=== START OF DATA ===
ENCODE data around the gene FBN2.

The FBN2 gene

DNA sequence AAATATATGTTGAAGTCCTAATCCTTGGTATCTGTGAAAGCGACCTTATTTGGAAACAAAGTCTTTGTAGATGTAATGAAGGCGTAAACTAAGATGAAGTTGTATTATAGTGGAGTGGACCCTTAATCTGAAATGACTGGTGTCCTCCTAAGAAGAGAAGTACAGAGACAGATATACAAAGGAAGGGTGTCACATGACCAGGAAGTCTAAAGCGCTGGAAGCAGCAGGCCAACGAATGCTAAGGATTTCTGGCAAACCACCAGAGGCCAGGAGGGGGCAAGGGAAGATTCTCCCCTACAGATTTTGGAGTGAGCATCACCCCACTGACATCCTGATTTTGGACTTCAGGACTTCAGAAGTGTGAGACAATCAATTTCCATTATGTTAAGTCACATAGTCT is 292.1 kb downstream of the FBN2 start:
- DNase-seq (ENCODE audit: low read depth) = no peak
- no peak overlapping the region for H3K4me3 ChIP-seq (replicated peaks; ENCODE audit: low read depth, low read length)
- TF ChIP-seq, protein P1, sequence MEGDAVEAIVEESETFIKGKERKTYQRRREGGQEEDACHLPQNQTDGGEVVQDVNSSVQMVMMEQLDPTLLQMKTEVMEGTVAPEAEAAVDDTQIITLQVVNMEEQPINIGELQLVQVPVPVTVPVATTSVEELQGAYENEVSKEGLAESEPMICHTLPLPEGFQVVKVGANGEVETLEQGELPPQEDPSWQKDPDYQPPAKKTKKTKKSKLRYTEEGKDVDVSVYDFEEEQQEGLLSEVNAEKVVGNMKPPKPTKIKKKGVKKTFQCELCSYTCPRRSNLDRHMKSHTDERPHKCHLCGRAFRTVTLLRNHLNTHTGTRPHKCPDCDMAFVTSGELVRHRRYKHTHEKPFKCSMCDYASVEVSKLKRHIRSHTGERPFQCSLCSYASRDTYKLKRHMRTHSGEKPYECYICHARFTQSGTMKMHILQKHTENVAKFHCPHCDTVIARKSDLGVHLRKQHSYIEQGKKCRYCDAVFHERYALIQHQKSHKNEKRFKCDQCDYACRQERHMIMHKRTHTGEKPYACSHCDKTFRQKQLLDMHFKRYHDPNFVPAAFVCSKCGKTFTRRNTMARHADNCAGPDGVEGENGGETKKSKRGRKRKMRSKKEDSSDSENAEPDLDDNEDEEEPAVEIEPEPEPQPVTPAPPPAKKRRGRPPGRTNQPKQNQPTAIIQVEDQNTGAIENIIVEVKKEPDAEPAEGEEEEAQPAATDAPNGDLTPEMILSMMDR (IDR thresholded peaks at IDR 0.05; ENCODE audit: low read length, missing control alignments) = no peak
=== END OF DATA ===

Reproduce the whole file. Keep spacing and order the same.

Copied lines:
ENCODE data around the gene FBN2.

The FBN2 gene

DNA sequence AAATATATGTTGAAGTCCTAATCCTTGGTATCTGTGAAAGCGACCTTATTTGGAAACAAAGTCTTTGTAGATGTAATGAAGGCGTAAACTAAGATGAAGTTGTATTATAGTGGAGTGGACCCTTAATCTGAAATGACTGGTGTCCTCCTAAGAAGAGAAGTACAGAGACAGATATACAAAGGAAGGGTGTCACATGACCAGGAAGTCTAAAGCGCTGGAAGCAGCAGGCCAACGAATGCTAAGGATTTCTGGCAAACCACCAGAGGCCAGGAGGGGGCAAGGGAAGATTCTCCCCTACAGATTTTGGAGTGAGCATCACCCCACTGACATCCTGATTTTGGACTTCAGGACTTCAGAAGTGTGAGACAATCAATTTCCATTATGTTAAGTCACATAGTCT is 292.1 kb downstream of the FBN2 start:
- DNase-seq (ENCODE audit: low read depth) = no peak
- no peak overlapping the region for H3K4me3 ChIP-seq (replicated peaks; ENCODE audit: low read depth, low read length)
- TF ChIP-seq, protein P1, sequence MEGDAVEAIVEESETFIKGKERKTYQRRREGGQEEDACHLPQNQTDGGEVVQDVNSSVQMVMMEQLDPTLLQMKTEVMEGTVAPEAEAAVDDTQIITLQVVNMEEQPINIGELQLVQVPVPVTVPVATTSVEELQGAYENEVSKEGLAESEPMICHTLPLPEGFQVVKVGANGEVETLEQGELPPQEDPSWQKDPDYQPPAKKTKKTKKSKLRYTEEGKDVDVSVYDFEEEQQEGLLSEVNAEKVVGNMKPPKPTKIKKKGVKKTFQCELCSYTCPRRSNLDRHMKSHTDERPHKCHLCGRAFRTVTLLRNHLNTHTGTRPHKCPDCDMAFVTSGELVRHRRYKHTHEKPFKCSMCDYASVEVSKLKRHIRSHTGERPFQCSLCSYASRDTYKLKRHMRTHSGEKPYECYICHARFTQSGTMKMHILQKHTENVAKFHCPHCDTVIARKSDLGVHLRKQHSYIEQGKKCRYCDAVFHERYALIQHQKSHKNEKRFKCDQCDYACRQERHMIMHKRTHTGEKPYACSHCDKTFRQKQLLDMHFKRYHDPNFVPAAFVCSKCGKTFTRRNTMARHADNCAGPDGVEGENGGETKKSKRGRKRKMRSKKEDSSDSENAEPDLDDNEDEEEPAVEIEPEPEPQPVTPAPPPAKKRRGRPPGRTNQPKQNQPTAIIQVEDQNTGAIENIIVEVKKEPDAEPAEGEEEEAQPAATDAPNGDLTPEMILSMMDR (IDR thresholded peaks at IDR 0.05; ENCODE audit: low read length, missing control alignments) = no peak